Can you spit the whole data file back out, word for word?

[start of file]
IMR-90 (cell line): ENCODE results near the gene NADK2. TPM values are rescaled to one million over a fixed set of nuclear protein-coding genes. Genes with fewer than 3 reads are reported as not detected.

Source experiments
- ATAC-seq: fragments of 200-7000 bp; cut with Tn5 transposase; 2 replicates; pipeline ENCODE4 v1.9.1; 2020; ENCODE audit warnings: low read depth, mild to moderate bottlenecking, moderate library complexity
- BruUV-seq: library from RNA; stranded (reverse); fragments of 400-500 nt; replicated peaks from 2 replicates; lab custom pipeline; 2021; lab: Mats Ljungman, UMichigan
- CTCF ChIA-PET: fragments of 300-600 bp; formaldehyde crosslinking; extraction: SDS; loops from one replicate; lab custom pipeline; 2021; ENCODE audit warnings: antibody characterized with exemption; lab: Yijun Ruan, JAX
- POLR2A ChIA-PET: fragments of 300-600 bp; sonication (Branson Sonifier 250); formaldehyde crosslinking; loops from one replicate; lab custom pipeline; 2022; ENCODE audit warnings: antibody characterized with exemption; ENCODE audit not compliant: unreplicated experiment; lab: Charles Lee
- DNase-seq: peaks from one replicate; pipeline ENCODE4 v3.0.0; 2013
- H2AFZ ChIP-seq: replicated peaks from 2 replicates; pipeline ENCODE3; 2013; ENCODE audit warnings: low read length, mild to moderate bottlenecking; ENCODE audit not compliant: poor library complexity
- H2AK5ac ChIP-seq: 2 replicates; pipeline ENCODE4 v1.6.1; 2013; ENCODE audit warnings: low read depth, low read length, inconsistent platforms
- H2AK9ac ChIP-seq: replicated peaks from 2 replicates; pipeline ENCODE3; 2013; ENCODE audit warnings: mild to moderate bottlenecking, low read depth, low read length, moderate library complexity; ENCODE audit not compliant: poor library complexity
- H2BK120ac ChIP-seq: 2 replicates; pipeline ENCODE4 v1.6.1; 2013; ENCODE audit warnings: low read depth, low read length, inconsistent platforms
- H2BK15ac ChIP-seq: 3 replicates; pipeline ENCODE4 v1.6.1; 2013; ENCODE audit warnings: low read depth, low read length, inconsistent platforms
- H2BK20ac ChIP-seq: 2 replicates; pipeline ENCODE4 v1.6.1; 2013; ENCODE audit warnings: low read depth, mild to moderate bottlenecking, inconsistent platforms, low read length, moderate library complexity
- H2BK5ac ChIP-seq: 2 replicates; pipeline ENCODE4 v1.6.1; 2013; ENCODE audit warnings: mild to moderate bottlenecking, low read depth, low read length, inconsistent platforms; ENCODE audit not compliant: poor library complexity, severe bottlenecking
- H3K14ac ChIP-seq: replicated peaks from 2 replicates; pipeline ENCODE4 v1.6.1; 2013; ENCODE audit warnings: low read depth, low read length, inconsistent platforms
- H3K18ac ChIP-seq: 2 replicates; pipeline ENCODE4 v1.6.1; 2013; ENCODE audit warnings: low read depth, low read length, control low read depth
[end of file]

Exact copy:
IMR-90 (cell line): ENCODE results near the gene NADK2. TPM values are rescaled to one million over a fixed set of nuclear protein-coding genes. Genes with fewer than 3 reads are reported as not detected.

Source experiments
- ATAC-seq: fragments of 200-7000 bp; cut with Tn5 transposase; 2 replicates; pipeline ENCODE4 v1.9.1; 2020; ENCODE audit warnings: low read depth, mild to moderate bottlenecking, moderate library complexity
- BruUV-seq: library from RNA; stranded (reverse); fragments of 400-500 nt; replicated peaks from 2 replicates; lab custom pipeline; 2021; lab: Mats Ljungman, UMichigan
- CTCF ChIA-PET: fragments of 300-600 bp; formaldehyde crosslinking; extraction: SDS; loops from one replicate; lab custom pipeline; 2021; ENCODE audit warnings: antibody characterized with exemption; lab: Yijun Ruan, JAX
- POLR2A ChIA-PET: fragments of 300-600 bp; sonication (Branson Sonifier 250); formaldehyde crosslinking; loops from one replicate; lab custom pipeline; 2022; ENCODE audit warnings: antibody characterized with exemption; ENCODE audit not compliant: unreplicated experiment; lab: Charles Lee
- DNase-seq: peaks from one replicate; pipeline ENCODE4 v3.0.0; 2013
- H2AFZ ChIP-seq: replicated peaks from 2 replicates; pipeline ENCODE3; 2013; ENCODE audit warnings: low read length, mild to moderate bottlenecking; ENCODE audit not compliant: poor library complexity
- H2AK5ac ChIP-seq: 2 replicates; pipeline ENCODE4 v1.6.1; 2013; ENCODE audit warnings: low read depth, low read length, inconsistent platforms
- H2AK9ac ChIP-seq: replicated peaks from 2 replicates; pipeline ENCODE3; 2013; ENCODE audit warnings: mild to moderate bottlenecking, low read depth, low read length, moderate library complexity; ENCODE audit not compliant: poor library complexity
- H2BK120ac ChIP-seq: 2 replicates; pipeline ENCODE4 v1.6.1; 2013; ENCODE audit warnings: low read depth, low read length, inconsistent platforms
- H2BK15ac ChIP-seq: 3 replicates; pipeline ENCODE4 v1.6.1; 2013; ENCODE audit warnings: low read depth, low read length, inconsistent platforms
- H2BK20ac ChIP-seq: 2 replicates; pipeline ENCODE4 v1.6.1; 2013; ENCODE audit warnings: low read depth, mild to moderate bottlenecking, inconsistent platforms, low read length, moderate library complexity
- H2BK5ac ChIP-seq: 2 replicates; pipeline ENCODE4 v1.6.1; 2013; ENCODE audit warnings: mild to moderate bottlenecking, low read depth, low read length, inconsistent platforms; ENCODE audit not compliant: poor library complexity, severe bottlenecking
- H3K14ac ChIP-seq: replicated peaks from 2 replicates; pipeline ENCODE4 v1.6.1; 2013; ENCODE audit warnings: low read depth, low read length, inconsistent platforms
- H3K18ac ChIP-seq: 2 replicates; pipeline ENCODE4 v1.6.1; 2013; ENCODE audit warnings: low read depth, low read length, control low read depth